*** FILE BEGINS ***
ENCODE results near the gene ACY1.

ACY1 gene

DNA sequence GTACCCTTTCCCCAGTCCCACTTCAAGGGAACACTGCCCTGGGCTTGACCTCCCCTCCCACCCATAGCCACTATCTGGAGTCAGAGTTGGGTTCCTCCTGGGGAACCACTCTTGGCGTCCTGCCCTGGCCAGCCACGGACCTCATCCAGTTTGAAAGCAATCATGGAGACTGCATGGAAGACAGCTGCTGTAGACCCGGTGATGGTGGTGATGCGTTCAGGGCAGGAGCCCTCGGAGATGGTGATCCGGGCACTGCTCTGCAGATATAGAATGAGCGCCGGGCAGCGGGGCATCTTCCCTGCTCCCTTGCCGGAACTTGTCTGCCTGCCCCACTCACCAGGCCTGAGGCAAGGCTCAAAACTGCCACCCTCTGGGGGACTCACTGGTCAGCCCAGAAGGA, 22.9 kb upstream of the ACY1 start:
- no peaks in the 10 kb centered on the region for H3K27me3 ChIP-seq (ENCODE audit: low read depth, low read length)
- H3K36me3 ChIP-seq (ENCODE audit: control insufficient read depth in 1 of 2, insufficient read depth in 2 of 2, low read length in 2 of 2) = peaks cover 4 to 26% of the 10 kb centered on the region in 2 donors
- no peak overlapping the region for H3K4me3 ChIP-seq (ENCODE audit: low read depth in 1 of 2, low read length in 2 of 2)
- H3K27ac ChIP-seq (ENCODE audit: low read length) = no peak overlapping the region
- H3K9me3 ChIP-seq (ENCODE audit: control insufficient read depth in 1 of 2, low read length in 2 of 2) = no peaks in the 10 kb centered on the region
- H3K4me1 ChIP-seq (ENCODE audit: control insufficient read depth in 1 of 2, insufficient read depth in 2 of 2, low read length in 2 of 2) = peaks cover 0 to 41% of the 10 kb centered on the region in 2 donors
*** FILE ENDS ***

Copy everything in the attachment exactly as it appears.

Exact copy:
ENCODE results near the gene ACY1.

ACY1 gene

DNA sequence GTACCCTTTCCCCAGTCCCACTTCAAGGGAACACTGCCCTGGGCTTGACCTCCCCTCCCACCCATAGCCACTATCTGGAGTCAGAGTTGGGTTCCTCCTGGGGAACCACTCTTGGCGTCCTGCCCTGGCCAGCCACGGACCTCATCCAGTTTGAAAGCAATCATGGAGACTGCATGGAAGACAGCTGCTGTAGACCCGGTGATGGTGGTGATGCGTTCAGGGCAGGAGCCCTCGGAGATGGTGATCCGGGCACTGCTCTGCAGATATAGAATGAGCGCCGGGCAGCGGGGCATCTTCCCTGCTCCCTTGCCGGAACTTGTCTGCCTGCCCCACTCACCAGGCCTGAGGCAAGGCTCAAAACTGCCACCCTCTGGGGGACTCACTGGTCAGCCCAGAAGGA, 22.9 kb upstream of the ACY1 start:
- no peaks in the 10 kb centered on the region for H3K27me3 ChIP-seq (ENCODE audit: low read depth, low read length)
- H3K36me3 ChIP-seq (ENCODE audit: control insufficient read depth in 1 of 2, insufficient read depth in 2 of 2, low read length in 2 of 2) = peaks cover 4 to 26% of the 10 kb centered on the region in 2 donors
- no peak overlapping the region for H3K4me3 ChIP-seq (ENCODE audit: low read depth in 1 of 2, low read length in 2 of 2)
- H3K27ac ChIP-seq (ENCODE audit: low read length) = no peak overlapping the region
- H3K9me3 ChIP-seq (ENCODE audit: control insufficient read depth in 1 of 2, low read length in 2 of 2) = no peaks in the 10 kb centered on the region
- H3K4me1 ChIP-seq (ENCODE audit: control insufficient read depth in 1 of 2, insufficient read depth in 2 of 2, low read length in 2 of 2) = peaks cover 0 to 41% of the 10 kb centered on the region in 2 donors